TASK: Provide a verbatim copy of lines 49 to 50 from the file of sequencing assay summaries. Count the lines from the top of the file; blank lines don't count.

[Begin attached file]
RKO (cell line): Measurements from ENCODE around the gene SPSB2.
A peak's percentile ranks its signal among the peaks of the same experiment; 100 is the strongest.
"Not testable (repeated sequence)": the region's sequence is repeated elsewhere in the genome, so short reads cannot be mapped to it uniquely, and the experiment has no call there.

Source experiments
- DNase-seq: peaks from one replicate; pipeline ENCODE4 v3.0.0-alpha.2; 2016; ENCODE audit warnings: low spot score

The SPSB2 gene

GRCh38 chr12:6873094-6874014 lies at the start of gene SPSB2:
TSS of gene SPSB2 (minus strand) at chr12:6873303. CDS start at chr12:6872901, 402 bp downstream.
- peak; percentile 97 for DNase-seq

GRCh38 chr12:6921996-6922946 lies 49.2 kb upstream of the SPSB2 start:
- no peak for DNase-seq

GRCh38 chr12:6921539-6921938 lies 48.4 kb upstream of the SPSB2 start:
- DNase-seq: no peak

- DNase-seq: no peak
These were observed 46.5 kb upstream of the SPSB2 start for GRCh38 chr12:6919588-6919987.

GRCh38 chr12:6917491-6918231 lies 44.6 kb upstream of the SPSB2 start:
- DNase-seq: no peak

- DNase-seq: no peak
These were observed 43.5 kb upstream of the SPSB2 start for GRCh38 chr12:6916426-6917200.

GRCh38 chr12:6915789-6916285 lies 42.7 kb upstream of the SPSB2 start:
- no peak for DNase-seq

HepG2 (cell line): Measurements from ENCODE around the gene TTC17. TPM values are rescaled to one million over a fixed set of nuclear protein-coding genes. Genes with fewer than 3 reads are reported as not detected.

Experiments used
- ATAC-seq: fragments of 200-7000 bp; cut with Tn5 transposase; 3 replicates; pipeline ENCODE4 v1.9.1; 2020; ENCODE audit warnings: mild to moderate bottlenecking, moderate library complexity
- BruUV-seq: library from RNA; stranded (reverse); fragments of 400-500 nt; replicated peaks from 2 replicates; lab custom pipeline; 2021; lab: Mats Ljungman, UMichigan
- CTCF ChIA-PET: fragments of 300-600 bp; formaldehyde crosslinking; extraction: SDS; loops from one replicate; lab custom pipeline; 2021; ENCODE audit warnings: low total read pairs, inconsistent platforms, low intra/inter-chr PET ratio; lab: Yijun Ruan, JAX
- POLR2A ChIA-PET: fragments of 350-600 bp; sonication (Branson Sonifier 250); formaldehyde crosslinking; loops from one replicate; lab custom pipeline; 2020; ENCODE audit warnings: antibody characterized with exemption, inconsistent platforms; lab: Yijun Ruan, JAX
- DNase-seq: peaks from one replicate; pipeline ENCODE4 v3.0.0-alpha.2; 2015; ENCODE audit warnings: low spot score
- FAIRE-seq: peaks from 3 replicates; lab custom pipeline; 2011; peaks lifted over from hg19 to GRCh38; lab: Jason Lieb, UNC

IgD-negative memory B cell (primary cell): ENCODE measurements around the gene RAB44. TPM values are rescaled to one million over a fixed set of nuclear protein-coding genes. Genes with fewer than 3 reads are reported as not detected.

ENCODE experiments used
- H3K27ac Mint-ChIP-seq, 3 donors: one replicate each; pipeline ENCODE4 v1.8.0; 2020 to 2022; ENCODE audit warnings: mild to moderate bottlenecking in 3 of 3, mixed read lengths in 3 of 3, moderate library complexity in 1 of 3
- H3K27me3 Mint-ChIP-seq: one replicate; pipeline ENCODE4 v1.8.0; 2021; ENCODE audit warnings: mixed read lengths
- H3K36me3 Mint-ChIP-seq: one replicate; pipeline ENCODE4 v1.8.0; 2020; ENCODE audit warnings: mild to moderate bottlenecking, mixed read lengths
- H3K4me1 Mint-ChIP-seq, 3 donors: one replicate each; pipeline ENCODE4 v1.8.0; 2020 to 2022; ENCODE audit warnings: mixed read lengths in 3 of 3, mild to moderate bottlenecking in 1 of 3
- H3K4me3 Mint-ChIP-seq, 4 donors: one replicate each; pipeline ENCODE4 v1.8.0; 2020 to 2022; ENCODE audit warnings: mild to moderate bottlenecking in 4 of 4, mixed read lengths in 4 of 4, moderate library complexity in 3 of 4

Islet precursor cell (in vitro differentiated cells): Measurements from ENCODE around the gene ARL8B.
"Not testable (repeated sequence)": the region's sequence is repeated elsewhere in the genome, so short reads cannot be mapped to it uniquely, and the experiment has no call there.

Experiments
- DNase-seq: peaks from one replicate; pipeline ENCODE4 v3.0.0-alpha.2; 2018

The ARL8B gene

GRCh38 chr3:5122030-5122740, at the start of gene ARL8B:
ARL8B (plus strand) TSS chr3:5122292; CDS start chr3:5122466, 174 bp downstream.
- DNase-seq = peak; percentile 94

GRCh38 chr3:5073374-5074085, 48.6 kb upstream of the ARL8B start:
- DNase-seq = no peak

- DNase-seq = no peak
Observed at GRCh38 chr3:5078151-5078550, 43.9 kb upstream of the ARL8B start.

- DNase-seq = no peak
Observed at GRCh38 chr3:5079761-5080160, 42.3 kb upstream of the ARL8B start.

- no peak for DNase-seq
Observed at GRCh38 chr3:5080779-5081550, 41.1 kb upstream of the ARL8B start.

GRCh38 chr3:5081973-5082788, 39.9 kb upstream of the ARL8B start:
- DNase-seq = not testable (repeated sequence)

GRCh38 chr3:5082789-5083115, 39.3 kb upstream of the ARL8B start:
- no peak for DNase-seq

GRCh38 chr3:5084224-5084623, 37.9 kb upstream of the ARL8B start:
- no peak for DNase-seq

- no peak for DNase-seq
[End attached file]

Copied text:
- DNase-seq = no peak
Observed at GRCh38 chr3:5079761-5080160, 42.3 kb upstream of the ARL8B start.